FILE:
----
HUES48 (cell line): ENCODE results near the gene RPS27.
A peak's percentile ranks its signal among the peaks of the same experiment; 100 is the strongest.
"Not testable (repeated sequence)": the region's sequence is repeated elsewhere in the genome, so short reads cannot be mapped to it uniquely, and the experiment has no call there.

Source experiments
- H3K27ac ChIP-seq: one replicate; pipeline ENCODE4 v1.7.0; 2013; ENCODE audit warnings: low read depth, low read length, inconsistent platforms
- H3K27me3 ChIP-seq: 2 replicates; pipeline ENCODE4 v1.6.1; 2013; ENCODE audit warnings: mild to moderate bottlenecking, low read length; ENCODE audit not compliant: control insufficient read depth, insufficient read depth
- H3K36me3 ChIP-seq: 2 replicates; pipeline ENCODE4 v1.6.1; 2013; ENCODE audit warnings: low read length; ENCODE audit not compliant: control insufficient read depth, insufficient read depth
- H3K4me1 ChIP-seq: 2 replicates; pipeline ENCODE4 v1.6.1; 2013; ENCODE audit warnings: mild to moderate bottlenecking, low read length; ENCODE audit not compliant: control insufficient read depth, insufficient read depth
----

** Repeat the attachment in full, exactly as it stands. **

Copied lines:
HUES48 (cell line): ENCODE results near the gene RPS27.
A peak's percentile ranks its signal among the peaks of the same experiment; 100 is the strongest.
"Not testable (repeated sequence)": the region's sequence is repeated elsewhere in the genome, so short reads cannot be mapped to it uniquely, and the experiment has no call there.

Source experiments
- H3K27ac ChIP-seq: one replicate; pipeline ENCODE4 v1.7.0; 2013; ENCODE audit warnings: low read depth, low read length, inconsistent platforms
- H3K27me3 ChIP-seq: 2 replicates; pipeline ENCODE4 v1.6.1; 2013; ENCODE audit warnings: mild to moderate bottlenecking, low read length; ENCODE audit not compliant: control insufficient read depth, insufficient read depth
- H3K36me3 ChIP-seq: 2 replicates; pipeline ENCODE4 v1.6.1; 2013; ENCODE audit warnings: low read length; ENCODE audit not compliant: control insufficient read depth, insufficient read depth
- H3K4me1 ChIP-seq: 2 replicates; pipeline ENCODE4 v1.6.1; 2013; ENCODE audit warnings: mild to moderate bottlenecking, low read length; ENCODE audit not compliant: control insufficient read depth, insufficient read depth